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Earlier this year, the Fourth Universalist Church, a progressive congregation on a lovely corner of Central Park West, was vandalized with swastikas and hateful words. So it was a fitting venue for a multi-faith gathering last week to respond to the white supremacist violence in Charlottesville, Virginia.
Here’s what I found inspiring:
More than 600 people crammed into the soaring church building, with another 50 listening to a live stream at the nearby Jewish Community Center. This on a warm Wednesday night in August was an impressive turnout.
The gathering was supported by 71 religious organizations, with clergy from all five New York City boroughs and beyond, many of whom had never met each other before.
There was a genuine attempt by leaders of different faiths to acknowledge each others’ stories and experiences.
Brian Ellis-Gibbs, pastor of the Queens Baptist Church, spoke with such fire, passion, poetry, musical cadence and biting commentary that I almost wanted to convert.
The focus was on rejecting hate and embracing love. I don’t think I heard Donald Trump’s name even mentioned.
Here’s what I found disappointing:
Beyond the exhortations to love and work against injustice, there was nothing specific that the gathered multitude was asked to do.
That is not a criticism of the organizers, who pulled together a powerful and diverse program in a very short period of time that was intended to be a prayer service, not a political rally. But it is symptomatic of a broader phenomenon plaguing those Americans deeply worried about the state of our society. There have been many heartfelt prayers and galvanizing protests since January 20, but to what end?
Nathan Heller, critic at large at The New Yorker, recently suggested that even with the rapid facility that technology affords us, protest may be more effective if it is done deliberately, with careful planning for maximum impact. The seminal events of the civil rights movement are a case study.
What is striking about the Montgomery, Alabama bus boycott, Heller writes, “is not so much its passion, which is easy to relate to, as its restraint, which — at this moment, especially — is not.”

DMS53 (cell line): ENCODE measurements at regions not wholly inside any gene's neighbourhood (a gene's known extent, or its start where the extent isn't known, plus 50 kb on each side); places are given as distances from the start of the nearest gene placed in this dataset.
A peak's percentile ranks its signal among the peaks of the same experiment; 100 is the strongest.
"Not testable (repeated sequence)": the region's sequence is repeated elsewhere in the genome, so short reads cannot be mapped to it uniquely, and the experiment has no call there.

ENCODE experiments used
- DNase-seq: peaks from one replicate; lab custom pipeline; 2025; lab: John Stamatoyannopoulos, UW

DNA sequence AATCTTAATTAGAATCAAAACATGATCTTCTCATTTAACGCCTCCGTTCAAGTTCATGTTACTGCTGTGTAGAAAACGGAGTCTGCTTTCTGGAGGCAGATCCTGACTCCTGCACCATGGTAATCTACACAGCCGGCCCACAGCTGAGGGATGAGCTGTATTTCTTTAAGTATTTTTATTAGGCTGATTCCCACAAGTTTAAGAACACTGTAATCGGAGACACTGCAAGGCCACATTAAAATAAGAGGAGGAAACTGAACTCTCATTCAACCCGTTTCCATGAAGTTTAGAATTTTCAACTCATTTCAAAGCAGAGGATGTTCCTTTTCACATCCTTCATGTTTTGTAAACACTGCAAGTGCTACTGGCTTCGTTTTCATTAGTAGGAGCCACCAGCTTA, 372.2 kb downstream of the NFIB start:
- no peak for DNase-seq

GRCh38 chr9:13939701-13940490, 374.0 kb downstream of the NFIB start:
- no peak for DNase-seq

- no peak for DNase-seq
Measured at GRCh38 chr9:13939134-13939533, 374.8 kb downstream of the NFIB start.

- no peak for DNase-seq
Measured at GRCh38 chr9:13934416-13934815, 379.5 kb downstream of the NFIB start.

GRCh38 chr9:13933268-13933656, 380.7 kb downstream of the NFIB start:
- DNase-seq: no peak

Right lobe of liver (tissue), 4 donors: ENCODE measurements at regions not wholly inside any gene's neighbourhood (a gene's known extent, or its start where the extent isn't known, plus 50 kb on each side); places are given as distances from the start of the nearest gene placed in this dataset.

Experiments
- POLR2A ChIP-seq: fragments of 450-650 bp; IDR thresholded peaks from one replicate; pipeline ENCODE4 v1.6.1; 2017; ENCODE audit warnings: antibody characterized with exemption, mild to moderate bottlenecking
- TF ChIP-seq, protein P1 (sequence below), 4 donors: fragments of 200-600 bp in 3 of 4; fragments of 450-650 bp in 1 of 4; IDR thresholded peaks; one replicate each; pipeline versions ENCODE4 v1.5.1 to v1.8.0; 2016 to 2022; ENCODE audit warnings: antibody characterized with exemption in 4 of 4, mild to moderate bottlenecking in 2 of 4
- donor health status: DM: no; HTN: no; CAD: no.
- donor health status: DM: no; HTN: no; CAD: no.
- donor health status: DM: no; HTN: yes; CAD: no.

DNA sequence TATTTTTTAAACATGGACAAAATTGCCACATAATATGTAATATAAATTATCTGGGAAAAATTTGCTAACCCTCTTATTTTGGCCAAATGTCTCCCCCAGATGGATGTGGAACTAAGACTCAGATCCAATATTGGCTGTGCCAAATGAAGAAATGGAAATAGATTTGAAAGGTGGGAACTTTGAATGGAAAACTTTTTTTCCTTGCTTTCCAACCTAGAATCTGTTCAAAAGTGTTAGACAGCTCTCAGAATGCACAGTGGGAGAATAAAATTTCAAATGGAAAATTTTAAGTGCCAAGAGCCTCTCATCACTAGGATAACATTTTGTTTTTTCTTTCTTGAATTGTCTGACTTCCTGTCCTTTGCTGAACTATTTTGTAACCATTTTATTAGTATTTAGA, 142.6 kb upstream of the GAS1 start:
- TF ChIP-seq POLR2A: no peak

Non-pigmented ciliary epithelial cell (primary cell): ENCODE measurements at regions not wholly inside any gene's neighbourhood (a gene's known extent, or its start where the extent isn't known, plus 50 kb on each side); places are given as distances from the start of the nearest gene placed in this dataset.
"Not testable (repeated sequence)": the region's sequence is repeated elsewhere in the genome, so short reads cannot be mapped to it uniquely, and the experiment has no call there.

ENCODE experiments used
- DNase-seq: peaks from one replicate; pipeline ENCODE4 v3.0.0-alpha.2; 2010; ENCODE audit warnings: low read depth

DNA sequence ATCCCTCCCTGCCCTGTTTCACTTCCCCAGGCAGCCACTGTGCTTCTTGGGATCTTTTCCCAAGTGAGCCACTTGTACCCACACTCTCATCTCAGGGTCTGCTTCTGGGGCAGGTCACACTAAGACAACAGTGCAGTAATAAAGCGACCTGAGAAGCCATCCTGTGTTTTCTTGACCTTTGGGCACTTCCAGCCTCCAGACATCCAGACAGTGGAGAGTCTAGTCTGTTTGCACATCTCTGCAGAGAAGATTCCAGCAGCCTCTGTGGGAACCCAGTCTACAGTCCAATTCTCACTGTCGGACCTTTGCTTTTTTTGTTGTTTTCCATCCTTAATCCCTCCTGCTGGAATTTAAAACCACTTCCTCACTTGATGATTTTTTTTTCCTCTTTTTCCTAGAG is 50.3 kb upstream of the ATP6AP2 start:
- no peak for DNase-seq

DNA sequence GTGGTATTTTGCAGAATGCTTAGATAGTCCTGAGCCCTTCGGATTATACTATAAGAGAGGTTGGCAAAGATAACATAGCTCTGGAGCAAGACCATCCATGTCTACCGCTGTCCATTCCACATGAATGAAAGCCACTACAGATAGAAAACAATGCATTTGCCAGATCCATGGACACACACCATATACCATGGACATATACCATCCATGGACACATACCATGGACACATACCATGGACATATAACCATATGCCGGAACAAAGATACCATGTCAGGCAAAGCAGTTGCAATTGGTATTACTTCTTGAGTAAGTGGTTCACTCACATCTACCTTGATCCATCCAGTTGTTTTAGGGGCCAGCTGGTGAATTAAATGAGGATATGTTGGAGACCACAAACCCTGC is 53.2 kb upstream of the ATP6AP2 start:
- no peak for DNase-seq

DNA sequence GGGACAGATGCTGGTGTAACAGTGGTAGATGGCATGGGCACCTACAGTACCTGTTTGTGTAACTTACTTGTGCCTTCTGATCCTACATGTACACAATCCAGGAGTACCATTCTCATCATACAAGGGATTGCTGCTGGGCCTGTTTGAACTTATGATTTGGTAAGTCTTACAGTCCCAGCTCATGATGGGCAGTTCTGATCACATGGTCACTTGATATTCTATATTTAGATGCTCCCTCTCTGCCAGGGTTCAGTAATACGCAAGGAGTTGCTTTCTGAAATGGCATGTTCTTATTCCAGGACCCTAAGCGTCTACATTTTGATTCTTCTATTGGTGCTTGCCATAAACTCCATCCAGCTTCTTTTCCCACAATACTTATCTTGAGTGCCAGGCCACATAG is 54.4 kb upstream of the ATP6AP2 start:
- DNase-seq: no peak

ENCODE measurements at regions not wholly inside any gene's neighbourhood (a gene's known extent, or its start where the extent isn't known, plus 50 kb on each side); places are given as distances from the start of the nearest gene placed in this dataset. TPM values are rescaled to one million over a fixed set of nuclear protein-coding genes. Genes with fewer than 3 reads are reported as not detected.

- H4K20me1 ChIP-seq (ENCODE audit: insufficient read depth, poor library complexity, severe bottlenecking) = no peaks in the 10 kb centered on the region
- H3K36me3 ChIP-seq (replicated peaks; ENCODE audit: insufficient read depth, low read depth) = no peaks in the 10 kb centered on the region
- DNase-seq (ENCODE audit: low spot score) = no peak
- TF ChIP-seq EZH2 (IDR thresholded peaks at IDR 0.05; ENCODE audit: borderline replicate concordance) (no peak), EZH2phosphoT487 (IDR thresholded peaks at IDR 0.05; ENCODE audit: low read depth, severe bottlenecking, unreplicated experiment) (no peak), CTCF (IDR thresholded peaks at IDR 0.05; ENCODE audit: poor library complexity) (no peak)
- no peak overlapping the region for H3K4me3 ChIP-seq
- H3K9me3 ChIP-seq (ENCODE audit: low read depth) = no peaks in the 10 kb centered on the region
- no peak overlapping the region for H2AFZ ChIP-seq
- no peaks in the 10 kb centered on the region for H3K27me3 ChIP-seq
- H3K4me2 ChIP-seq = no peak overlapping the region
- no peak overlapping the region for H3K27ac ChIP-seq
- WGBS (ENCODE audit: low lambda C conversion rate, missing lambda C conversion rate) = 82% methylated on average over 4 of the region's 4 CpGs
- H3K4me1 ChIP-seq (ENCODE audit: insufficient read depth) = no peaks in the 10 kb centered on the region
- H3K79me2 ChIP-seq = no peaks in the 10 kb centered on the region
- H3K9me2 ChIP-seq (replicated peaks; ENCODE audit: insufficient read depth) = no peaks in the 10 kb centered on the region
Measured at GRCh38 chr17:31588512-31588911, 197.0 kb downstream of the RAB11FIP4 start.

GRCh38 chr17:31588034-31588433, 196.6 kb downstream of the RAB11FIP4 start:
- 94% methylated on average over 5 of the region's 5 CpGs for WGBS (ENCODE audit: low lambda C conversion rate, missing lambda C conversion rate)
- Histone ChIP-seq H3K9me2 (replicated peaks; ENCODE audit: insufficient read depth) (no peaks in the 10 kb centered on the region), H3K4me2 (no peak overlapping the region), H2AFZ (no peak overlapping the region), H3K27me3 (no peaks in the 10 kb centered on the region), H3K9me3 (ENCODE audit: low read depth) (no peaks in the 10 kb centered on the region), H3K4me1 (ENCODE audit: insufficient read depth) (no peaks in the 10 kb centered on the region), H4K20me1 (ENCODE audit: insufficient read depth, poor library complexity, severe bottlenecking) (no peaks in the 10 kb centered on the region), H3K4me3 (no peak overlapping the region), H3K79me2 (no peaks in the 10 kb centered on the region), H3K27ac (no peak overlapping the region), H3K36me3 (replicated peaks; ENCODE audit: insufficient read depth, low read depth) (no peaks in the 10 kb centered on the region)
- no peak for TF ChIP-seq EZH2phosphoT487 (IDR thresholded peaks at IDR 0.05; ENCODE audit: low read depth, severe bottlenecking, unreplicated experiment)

I would add another point. The bus boycott and other impactful acts had a specific, desired goal; the organizers knew what long-term success would look like. Too many of the brilliantly staged public protests in the last few years — from the tents in Tel Aviv to the Occupy Wall Street encampment — lacked this concrete, strategic vision.
The sense of solidarity these moments create is a powerful first step, but the true test will be in what, if anything, comes next.
What really happened at the Kotel? The unfortunate skirmishes at the Western Wall in Jerusalem reached a new low last week, when reports surfaced that women seeking to pray there were “strip searched.”
Not content with that sketchy account, Batya Ungar-Sargon, our opinion editor, went in search of a first-person report of what actually did occur. The column by rabbinical student Jenna Mark graphically shows that the actual events were not as bad — and in many ways, worse. It’s another example of why the journalism maxim of “going to the source” is so important, and revealing.
Help for Houston. The catastrophic floods caused by Hurricane Harvey are damaging the Jewish community there in heartbreaking ways. The Forward’s continuing coverage can be found here along with suggestions about how you can help. To do our part, we are offering free digital access to all stories about the hurricane and its aftermath. Please share your experiences at email@example.com.
Looking forward. The last week of summer often turns out to be much less sleepy than we expect. If you have news or a point to share, email me at JaneEisnerEIC@forward.com.
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Jane Eisner, a pioneer in journalism, is writer-at-large at the Forward and the 2019 Koeppel Fellow in Journalism at Wesleyan University. For more than a decade, she was editor-in-chief of the Forward, the first woman to hold the position at the influential Jewish national news organization. Under her leadership, the Forward’s digital readership grew significantly, and won numerous regional and national awards for its original journalism, in print and online.